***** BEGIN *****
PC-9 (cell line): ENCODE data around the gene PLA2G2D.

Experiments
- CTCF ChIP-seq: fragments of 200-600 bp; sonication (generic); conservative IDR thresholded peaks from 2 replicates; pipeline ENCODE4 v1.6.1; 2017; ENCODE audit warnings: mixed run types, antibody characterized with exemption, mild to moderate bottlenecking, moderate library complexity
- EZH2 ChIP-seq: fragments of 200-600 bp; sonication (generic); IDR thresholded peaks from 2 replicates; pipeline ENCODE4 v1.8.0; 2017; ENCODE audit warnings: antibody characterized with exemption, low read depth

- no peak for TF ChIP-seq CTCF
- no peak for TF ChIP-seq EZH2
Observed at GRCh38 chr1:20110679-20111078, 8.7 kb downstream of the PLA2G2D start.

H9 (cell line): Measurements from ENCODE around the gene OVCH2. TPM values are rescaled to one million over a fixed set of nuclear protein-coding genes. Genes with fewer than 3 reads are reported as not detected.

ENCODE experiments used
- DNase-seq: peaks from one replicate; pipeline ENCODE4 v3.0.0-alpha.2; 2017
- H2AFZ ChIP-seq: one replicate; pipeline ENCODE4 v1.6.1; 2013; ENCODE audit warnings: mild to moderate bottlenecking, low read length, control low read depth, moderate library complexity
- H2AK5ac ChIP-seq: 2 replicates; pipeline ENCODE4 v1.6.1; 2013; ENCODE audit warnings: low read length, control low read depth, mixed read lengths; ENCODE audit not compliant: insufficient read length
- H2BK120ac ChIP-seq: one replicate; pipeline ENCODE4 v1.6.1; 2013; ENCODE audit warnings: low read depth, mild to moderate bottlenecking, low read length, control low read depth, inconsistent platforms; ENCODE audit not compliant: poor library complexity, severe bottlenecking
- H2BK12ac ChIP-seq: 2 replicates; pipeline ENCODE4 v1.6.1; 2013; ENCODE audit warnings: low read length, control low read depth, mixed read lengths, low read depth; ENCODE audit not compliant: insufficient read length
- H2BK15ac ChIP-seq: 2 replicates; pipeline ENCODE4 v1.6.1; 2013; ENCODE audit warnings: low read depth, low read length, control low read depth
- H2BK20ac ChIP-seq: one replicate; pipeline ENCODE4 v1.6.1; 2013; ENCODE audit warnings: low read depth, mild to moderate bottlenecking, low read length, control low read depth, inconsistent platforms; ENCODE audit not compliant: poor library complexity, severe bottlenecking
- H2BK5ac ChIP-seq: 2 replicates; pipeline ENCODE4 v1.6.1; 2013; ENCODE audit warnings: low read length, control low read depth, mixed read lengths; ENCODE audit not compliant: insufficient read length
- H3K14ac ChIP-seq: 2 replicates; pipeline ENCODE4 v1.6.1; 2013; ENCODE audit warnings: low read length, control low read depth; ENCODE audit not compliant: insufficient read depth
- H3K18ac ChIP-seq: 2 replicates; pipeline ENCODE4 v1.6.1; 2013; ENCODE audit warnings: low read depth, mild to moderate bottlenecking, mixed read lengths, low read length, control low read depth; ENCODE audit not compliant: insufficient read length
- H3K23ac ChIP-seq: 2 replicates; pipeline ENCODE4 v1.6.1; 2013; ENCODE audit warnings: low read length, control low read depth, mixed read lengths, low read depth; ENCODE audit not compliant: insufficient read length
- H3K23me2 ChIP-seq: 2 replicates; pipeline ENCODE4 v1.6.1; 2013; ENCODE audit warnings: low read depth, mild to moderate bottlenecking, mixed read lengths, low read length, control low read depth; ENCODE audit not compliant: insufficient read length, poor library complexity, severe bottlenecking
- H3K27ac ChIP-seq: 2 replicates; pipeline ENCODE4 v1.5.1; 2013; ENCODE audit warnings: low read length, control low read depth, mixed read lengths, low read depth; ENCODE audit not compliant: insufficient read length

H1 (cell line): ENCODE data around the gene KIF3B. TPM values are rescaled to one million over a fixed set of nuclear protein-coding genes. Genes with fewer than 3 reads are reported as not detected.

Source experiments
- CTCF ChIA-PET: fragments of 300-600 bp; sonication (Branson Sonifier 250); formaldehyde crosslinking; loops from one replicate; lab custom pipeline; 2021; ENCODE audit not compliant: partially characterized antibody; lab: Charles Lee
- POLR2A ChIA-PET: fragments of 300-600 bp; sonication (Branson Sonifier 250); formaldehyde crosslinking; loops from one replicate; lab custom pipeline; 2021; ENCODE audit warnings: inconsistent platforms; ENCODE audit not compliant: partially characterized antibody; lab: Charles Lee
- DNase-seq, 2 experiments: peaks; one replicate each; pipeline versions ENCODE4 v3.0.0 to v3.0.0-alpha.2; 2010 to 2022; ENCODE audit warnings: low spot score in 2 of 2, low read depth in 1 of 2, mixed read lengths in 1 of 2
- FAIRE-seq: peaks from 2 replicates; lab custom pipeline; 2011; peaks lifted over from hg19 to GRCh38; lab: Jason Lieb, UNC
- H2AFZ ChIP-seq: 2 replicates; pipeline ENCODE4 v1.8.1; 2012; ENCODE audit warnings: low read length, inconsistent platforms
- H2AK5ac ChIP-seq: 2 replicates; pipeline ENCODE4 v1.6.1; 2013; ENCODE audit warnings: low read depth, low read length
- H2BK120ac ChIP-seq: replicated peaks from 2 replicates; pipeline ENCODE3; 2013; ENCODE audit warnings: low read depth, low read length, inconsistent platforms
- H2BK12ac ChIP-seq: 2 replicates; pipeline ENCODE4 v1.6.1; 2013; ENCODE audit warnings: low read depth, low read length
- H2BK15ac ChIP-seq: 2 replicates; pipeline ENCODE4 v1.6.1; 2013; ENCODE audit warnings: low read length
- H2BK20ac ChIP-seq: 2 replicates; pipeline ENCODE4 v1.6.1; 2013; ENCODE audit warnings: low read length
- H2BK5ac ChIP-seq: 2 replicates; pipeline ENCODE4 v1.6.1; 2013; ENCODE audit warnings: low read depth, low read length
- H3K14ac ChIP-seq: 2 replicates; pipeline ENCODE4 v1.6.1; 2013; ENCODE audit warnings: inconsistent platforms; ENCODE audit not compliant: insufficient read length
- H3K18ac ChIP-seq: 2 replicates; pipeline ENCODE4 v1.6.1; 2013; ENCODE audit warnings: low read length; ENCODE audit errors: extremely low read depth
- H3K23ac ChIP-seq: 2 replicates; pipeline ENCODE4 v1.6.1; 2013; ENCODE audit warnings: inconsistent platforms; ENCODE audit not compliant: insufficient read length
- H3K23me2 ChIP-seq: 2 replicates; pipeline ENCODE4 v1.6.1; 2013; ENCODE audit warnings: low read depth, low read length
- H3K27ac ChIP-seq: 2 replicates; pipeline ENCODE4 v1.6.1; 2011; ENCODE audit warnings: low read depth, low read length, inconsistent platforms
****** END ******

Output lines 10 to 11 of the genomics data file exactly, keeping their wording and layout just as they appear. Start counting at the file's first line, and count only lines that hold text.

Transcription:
- DNase-seq: peaks from one replicate; pipeline ENCODE4 v3.0.0-alpha.2; 2017
- H2AFZ ChIP-seq: one replicate; pipeline ENCODE4 v1.6.1; 2013; ENCODE audit warnings: mild to moderate bottlenecking, low read length, control low read depth, moderate library complexity